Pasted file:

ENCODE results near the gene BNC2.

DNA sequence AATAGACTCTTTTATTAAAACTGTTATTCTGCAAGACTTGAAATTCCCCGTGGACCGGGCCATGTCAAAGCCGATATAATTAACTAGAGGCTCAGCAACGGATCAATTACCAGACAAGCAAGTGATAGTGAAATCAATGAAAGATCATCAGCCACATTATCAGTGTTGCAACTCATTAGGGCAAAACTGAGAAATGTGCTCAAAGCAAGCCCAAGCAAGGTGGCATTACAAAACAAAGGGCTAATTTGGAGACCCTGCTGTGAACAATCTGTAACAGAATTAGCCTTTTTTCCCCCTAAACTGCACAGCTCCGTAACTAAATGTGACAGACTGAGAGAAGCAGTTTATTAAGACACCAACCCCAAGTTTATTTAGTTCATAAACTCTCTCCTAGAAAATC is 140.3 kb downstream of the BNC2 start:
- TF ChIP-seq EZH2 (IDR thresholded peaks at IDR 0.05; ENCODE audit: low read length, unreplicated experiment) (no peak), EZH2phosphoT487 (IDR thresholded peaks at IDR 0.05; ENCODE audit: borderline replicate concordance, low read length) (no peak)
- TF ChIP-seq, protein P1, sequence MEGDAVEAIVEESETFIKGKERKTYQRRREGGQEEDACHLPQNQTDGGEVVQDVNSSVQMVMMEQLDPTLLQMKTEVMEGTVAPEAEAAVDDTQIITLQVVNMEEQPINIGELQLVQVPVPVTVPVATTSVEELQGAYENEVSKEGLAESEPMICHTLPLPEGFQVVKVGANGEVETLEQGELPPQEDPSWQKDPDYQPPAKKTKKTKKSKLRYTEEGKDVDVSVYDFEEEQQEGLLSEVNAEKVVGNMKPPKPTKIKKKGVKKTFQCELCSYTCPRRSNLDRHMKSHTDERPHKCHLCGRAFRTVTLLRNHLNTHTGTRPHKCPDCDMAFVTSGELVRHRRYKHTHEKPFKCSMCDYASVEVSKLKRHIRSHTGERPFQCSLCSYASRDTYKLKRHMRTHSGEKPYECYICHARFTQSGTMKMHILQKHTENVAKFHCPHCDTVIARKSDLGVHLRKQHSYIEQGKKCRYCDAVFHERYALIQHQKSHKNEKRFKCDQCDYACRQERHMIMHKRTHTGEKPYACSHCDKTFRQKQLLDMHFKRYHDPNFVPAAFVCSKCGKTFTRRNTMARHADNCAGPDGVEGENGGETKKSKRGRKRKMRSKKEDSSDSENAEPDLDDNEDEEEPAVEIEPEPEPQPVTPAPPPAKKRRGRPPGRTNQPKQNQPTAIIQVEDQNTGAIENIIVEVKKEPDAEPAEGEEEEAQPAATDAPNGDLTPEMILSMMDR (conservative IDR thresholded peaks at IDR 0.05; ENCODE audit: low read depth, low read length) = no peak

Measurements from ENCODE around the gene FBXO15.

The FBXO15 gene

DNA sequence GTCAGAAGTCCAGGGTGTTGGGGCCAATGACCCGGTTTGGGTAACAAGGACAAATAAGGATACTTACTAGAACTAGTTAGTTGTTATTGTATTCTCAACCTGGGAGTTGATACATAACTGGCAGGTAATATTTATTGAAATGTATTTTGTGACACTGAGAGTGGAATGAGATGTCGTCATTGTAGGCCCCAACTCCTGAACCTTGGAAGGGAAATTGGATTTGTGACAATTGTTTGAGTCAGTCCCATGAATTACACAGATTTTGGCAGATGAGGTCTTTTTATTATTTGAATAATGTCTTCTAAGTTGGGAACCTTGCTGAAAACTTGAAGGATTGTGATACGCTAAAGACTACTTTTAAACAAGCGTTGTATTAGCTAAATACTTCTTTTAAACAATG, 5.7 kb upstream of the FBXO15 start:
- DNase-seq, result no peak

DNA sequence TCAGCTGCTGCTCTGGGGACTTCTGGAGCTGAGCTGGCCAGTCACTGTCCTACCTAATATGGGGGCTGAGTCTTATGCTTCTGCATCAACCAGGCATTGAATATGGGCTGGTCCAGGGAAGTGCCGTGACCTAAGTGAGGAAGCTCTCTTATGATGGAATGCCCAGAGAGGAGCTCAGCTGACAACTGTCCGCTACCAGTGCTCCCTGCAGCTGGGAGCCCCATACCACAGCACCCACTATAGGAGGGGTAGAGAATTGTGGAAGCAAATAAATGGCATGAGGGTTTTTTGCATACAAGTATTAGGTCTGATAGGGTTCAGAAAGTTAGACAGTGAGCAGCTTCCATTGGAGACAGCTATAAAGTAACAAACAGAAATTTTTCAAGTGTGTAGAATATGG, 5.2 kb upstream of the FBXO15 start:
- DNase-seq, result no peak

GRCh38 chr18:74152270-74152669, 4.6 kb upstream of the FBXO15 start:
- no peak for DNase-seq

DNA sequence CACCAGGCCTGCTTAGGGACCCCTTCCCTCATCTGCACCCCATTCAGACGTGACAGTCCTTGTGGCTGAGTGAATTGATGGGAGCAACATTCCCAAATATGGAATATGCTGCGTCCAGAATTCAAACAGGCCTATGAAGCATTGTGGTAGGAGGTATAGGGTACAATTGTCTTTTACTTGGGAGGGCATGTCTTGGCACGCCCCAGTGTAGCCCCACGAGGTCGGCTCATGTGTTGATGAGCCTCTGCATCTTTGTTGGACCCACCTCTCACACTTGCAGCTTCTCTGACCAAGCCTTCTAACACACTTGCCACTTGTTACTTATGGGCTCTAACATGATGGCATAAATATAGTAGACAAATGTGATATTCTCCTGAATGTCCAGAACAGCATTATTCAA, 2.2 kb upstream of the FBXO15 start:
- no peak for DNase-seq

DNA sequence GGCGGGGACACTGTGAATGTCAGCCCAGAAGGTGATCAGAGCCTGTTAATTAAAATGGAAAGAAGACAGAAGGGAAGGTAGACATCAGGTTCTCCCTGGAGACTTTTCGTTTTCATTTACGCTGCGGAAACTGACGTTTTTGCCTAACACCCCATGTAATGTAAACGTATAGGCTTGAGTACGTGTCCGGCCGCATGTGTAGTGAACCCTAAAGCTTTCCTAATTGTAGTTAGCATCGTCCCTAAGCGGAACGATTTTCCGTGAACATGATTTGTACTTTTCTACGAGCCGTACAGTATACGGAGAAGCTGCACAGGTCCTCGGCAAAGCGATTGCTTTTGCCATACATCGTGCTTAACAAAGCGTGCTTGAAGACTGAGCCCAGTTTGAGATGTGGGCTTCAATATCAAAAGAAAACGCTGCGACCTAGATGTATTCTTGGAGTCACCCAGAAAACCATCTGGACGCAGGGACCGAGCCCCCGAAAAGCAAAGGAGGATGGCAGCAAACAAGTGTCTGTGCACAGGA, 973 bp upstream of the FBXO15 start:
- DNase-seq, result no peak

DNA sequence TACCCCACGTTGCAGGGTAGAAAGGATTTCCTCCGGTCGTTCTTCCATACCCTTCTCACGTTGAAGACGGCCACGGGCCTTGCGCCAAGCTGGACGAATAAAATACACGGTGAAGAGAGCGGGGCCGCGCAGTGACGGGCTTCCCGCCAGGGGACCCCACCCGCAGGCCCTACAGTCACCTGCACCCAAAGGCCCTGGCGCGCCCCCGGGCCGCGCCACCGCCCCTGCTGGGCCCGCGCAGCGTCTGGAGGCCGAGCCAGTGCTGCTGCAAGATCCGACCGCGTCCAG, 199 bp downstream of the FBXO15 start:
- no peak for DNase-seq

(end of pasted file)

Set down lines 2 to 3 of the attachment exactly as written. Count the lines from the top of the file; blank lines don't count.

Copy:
DNA sequence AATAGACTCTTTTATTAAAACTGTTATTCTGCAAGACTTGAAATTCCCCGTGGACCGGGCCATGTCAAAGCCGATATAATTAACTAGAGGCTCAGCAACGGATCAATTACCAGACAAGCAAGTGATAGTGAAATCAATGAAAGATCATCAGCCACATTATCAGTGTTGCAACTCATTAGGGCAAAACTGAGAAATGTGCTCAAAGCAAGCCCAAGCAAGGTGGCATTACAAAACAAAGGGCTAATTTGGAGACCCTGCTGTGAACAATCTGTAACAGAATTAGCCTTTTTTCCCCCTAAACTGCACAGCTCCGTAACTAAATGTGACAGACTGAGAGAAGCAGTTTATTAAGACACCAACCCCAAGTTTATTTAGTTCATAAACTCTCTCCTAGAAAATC is 140.3 kb downstream of the BNC2 start:
- TF ChIP-seq EZH2 (IDR thresholded peaks at IDR 0.05; ENCODE audit: low read length, unreplicated experiment) (no peak), EZH2phosphoT487 (IDR thresholded peaks at IDR 0.05; ENCODE audit: borderline replicate concordance, low read length) (no peak)